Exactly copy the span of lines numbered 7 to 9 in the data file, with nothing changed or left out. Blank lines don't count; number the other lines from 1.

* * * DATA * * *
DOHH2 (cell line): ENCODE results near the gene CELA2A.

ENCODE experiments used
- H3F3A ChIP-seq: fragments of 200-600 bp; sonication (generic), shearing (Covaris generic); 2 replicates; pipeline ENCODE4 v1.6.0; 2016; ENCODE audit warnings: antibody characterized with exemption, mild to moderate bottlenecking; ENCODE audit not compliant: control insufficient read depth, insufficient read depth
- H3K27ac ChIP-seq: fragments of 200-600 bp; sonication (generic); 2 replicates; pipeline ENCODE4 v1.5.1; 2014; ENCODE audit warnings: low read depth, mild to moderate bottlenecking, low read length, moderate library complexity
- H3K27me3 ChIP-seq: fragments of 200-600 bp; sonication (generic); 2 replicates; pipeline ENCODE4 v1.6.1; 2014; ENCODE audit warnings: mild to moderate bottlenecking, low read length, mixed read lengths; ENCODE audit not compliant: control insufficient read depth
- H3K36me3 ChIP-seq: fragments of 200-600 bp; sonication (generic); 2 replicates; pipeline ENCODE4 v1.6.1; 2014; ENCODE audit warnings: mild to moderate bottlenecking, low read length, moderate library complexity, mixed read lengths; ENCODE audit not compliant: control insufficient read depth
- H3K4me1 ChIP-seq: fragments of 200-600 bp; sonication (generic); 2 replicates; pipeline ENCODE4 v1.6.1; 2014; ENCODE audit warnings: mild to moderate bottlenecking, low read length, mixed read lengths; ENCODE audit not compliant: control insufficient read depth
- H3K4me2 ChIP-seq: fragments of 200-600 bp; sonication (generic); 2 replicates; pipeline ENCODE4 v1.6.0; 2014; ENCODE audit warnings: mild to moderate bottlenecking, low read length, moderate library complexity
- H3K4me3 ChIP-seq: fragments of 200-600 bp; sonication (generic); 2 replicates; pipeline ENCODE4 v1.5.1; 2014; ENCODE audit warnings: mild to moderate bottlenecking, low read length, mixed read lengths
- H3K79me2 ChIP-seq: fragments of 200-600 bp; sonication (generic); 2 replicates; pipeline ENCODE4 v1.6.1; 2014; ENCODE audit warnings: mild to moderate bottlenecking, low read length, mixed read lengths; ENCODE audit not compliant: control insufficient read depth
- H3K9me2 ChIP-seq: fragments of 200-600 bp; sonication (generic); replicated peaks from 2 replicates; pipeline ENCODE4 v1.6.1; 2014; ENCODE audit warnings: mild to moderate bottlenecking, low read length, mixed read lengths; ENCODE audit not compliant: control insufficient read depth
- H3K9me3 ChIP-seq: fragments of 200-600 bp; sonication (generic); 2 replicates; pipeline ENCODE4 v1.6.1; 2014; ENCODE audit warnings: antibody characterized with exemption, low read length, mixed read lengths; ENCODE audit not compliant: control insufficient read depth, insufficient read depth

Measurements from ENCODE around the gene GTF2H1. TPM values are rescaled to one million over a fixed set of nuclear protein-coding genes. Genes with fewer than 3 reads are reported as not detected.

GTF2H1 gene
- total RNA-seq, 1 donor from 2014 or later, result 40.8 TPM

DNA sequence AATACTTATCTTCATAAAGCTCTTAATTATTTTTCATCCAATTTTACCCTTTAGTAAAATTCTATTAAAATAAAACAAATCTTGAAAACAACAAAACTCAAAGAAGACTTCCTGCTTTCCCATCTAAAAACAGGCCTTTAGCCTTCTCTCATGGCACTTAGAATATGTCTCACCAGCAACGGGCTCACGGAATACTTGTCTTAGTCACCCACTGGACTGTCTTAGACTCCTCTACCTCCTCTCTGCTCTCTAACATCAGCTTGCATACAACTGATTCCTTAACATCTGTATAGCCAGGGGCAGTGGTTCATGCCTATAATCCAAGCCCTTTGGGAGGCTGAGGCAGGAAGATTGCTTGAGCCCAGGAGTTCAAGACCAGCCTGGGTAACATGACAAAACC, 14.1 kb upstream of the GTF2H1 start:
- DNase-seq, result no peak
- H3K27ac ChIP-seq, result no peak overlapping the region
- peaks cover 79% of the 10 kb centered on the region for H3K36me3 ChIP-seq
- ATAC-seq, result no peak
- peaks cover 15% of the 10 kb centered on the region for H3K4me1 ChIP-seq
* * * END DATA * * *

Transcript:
- H3K4me1 ChIP-seq: fragments of 200-600 bp; sonication (generic); 2 replicates; pipeline ENCODE4 v1.6.1; 2014; ENCODE audit warnings: mild to moderate bottlenecking, low read length, mixed read lengths; ENCODE audit not compliant: control insufficient read depth
- H3K4me2 ChIP-seq: fragments of 200-600 bp; sonication (generic); 2 replicates; pipeline ENCODE4 v1.6.0; 2014; ENCODE audit warnings: mild to moderate bottlenecking, low read length, moderate library complexity
- H3K4me3 ChIP-seq: fragments of 200-600 bp; sonication (generic); 2 replicates; pipeline ENCODE4 v1.5.1; 2014; ENCODE audit warnings: mild to moderate bottlenecking, low read length, mixed read lengths